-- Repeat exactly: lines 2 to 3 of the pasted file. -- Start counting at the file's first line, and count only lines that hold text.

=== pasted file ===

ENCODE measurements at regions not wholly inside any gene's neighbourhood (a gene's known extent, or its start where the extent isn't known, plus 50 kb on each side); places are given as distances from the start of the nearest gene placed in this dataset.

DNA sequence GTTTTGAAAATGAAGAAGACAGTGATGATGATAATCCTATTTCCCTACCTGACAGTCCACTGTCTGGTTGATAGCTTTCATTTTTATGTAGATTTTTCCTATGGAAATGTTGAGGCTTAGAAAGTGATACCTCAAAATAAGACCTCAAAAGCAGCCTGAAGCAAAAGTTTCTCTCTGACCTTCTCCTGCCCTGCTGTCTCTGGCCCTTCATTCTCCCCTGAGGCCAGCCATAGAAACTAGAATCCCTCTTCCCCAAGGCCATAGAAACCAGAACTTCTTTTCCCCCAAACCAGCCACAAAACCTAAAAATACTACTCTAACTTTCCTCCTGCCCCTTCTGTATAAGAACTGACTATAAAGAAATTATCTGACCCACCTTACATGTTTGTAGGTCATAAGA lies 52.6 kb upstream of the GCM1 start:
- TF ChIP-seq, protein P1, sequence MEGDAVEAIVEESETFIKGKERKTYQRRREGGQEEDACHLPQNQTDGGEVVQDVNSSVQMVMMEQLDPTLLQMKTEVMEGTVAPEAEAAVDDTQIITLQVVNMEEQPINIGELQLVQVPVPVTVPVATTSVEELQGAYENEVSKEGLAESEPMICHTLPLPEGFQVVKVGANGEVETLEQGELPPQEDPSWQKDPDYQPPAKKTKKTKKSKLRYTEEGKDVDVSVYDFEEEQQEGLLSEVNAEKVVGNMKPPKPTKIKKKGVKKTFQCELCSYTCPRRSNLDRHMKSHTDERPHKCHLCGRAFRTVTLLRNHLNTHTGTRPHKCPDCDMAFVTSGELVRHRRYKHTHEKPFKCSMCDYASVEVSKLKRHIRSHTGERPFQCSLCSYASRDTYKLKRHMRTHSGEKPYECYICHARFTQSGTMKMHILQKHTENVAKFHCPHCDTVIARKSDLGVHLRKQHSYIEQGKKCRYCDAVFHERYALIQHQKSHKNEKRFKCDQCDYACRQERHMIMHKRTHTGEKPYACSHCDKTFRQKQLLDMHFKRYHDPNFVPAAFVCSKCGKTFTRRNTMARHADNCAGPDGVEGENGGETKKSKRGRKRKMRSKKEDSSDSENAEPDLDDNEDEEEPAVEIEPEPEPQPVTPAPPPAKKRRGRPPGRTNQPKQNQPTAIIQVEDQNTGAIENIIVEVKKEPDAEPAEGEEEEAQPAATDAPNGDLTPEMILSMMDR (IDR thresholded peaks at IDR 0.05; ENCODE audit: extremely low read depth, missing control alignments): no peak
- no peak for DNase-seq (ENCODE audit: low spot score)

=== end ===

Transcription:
DNA sequence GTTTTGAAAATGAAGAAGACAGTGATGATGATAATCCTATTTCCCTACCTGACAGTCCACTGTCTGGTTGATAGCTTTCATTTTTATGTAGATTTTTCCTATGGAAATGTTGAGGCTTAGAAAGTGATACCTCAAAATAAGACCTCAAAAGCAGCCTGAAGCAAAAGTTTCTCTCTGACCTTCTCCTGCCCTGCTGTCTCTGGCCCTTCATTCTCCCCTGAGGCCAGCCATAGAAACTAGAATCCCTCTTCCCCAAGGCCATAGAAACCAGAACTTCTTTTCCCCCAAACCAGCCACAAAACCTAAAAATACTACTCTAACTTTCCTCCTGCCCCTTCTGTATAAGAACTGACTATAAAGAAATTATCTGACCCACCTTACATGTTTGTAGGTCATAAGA lies 52.6 kb upstream of the GCM1 start:
- TF ChIP-seq, protein P1, sequence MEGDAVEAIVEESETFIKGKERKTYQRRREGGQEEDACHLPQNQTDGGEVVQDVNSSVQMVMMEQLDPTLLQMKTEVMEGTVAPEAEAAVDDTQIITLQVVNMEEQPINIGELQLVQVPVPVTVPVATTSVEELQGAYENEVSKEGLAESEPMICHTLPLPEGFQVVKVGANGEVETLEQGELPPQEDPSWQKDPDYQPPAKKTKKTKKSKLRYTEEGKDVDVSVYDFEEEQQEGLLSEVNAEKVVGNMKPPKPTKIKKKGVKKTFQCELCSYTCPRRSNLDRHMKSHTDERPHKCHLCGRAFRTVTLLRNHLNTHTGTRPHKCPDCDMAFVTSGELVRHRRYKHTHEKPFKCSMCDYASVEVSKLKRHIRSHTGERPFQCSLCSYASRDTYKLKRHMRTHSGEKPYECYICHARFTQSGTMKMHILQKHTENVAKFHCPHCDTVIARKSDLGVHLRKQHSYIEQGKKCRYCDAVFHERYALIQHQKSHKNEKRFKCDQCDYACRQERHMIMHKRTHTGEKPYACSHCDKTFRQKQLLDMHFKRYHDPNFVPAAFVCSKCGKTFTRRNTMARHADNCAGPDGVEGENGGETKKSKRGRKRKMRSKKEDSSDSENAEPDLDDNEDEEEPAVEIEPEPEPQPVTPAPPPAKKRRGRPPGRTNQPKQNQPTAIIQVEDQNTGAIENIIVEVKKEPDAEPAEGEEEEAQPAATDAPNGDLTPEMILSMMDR (IDR thresholded peaks at IDR 0.05; ENCODE audit: extremely low read depth, missing control alignments): no peak